Our Goddess Heritage
This blog seeks to explore the divine feminine by examining the history of women. The analysis of archaeology and history found here is meant to raise questions, not necessarily find answers. In addition, by looking at our female ancestors, we can seek to make connections in our current lives and define ourselves as women in fresh ways.
The Women Who Painted in Caves
As the upcoming Mercury retrograde and the natural progression of the seasons here in the Northern Hemisphere takes us on a journey into the Underworld, let us contemplate our deep, ancient ancestors. Fittingly, we will travel into the caves of our past, if only in our minds.
Cave paintings have been presented to us as a masculine narrative. Often, these stunning examples of paleolithic art, have been interpreted as created by male hunters to increase the hunt. Other theories have suggested that the paintings were to communicate something to visitors to the caves, perhaps of religious significance. Intriguingly, these paintings depict both predator and prey animals. However, that’s not all. Cave paintings also sometimes depict voluptuous female figures and symbols for the vulva.
Who painted these images?
If you listen to most theorists, watch documentaries on this subject, or skim articles, the answer is men. However, the hand prints and finger trails left by these ancient artists have been found to indicate otherwise. Various studies of these prints suggest that women, young girls, and young boys did some of the art that was left deep underground.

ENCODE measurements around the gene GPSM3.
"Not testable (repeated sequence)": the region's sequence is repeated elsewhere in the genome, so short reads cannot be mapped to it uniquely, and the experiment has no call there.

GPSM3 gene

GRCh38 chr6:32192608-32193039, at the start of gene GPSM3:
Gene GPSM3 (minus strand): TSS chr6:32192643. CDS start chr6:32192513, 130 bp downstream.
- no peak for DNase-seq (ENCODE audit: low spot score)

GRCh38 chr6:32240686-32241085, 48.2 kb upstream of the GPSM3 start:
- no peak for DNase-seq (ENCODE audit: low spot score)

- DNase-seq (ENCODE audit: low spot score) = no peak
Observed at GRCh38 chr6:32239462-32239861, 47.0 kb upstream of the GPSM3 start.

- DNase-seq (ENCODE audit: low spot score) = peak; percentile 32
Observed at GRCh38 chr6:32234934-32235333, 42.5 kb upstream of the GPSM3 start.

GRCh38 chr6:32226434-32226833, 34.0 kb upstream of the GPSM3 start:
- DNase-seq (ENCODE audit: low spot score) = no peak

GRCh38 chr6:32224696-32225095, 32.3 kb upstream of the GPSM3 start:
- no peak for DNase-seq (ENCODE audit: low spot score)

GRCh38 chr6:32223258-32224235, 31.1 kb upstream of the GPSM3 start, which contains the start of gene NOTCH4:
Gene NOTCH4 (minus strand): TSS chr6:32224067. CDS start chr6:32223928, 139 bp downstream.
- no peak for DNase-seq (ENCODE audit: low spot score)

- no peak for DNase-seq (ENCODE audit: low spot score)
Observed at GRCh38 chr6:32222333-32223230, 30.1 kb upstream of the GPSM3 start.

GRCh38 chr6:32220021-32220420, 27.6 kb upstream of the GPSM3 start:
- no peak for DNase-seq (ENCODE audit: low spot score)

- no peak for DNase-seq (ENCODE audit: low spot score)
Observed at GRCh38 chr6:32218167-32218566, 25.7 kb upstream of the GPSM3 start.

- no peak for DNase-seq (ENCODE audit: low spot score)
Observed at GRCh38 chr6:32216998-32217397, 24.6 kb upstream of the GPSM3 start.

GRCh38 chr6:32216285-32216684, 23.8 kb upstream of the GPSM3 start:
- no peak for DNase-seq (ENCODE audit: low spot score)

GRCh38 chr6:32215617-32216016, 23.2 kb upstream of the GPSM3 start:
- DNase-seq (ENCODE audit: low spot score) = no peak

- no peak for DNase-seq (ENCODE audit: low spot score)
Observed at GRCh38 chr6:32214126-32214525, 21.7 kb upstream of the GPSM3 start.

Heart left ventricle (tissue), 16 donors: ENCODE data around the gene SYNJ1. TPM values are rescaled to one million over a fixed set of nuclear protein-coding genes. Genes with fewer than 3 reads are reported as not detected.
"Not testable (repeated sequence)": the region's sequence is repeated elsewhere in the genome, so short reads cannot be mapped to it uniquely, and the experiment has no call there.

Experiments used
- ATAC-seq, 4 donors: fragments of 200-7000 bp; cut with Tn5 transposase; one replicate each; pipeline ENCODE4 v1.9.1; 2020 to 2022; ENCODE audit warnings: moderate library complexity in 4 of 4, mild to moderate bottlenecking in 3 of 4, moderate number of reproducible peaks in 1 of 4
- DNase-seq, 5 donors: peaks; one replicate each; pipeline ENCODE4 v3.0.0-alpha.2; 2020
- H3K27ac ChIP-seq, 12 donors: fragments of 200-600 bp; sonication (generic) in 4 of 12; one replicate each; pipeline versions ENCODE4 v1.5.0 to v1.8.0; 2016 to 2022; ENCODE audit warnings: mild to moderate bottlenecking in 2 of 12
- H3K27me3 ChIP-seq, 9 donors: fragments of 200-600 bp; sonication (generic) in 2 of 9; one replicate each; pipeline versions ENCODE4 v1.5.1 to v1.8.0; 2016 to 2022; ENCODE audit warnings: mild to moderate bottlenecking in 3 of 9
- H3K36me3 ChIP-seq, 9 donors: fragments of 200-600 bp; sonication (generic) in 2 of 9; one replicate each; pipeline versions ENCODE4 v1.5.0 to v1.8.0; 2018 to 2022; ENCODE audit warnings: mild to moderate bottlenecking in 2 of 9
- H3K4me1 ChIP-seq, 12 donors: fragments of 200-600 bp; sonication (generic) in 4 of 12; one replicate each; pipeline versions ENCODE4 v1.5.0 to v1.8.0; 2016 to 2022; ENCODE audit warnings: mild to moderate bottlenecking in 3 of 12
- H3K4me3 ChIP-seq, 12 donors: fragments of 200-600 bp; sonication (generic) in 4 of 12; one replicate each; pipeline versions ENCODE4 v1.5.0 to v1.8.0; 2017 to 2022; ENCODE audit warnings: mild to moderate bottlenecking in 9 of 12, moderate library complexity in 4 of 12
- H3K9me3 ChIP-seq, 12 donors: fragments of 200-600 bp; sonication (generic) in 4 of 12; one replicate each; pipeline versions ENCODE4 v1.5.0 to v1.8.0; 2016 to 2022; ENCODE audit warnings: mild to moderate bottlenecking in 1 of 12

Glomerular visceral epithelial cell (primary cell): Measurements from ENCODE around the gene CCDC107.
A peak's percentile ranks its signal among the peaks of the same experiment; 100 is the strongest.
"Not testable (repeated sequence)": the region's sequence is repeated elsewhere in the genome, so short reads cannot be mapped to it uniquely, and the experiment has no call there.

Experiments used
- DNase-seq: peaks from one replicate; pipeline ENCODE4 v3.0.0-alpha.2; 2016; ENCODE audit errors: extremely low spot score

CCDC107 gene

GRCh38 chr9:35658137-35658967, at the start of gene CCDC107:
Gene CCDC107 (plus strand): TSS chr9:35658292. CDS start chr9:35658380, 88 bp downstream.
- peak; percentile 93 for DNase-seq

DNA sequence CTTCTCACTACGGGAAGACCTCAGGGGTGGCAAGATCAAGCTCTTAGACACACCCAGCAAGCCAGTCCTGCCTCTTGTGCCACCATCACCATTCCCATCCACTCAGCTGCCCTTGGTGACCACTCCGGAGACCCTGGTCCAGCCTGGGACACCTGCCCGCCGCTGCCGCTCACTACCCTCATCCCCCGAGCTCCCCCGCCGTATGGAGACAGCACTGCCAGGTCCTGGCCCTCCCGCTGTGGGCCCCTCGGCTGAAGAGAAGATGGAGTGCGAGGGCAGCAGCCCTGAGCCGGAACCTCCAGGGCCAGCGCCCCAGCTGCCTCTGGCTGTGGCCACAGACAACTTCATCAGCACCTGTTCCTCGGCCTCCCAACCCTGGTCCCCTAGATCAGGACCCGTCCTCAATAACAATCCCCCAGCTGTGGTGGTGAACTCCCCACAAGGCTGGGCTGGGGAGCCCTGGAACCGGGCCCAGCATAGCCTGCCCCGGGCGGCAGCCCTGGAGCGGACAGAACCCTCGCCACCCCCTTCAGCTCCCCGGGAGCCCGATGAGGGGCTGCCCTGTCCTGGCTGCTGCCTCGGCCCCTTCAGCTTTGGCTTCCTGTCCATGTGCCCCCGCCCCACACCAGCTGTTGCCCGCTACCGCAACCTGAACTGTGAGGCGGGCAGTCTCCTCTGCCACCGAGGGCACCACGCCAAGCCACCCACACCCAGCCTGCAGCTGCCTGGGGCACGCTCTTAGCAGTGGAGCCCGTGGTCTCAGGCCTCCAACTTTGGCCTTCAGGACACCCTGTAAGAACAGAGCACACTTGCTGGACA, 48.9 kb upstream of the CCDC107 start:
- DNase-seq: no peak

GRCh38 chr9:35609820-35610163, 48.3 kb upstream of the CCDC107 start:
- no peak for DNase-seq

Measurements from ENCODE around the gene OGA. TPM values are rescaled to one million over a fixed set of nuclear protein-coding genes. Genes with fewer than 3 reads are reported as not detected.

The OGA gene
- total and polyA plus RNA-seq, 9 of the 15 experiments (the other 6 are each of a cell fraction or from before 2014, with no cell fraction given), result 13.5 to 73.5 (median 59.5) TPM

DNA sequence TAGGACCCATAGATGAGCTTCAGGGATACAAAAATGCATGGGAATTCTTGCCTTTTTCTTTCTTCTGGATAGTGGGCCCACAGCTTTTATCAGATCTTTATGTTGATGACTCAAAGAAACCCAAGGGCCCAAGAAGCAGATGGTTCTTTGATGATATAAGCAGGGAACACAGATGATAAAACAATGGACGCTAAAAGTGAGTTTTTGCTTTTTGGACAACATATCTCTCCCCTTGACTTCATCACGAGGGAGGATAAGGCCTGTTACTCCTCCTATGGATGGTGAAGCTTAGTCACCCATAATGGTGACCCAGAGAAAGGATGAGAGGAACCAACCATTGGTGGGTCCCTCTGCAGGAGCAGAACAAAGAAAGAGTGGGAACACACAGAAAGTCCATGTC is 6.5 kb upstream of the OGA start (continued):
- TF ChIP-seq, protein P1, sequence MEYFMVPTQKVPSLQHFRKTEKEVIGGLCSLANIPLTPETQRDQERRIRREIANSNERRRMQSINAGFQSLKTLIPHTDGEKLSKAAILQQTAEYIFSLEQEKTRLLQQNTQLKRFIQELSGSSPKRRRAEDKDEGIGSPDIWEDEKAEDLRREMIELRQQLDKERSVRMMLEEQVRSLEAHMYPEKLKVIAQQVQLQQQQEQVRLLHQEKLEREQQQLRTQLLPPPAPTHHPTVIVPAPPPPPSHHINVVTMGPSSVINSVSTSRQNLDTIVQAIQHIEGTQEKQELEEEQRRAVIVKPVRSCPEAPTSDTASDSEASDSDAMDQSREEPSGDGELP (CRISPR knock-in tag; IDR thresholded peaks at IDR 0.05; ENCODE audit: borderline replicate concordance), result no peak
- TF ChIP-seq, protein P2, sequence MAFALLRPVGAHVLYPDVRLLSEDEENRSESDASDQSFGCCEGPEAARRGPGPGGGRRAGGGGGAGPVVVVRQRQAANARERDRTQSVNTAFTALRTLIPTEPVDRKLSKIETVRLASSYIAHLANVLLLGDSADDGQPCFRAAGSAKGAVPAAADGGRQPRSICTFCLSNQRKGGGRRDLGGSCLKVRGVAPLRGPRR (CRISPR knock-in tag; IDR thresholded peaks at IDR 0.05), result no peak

According to a recent article by Virginian Hughes on the National Geographic website:
Archaeologist Dean Snow of Pennsylvania State University analyzed hand stencils found in eight cave sites in France and Spain. By comparing the relative lengths of certain fingers, Snow determined that three-quarters of the handprints were female.
Were these cave painters ancient shamans? If so, what message does their art leave for us today? Perhaps, one intended to give a symbolic message to each viewer?
In the same article archaeologist Dave Whitley of ASM Affiliates speculates on the question of who these female artists might have been:
His view is that most of the art was made by shamans who went into trances to try to connect with the spirit world. "If you go into one of these caves alone, you start to suffer from sensory deprivation very, very quickly, in 5 to 10 minutes," Whitley said. "It can spin you into an altered state of consciousness."
Contemplating this today, I feel intrigued. As I welcome the journey into the darkness this month, I plan to meditate on these images. I'm excited that each new discovery that we make, uncovers a more egalitarian view of our past. Uncovering our Goddess heritage is a rich and intricate journey into the darkness, punctuated with these moments of light, revelation, and art.
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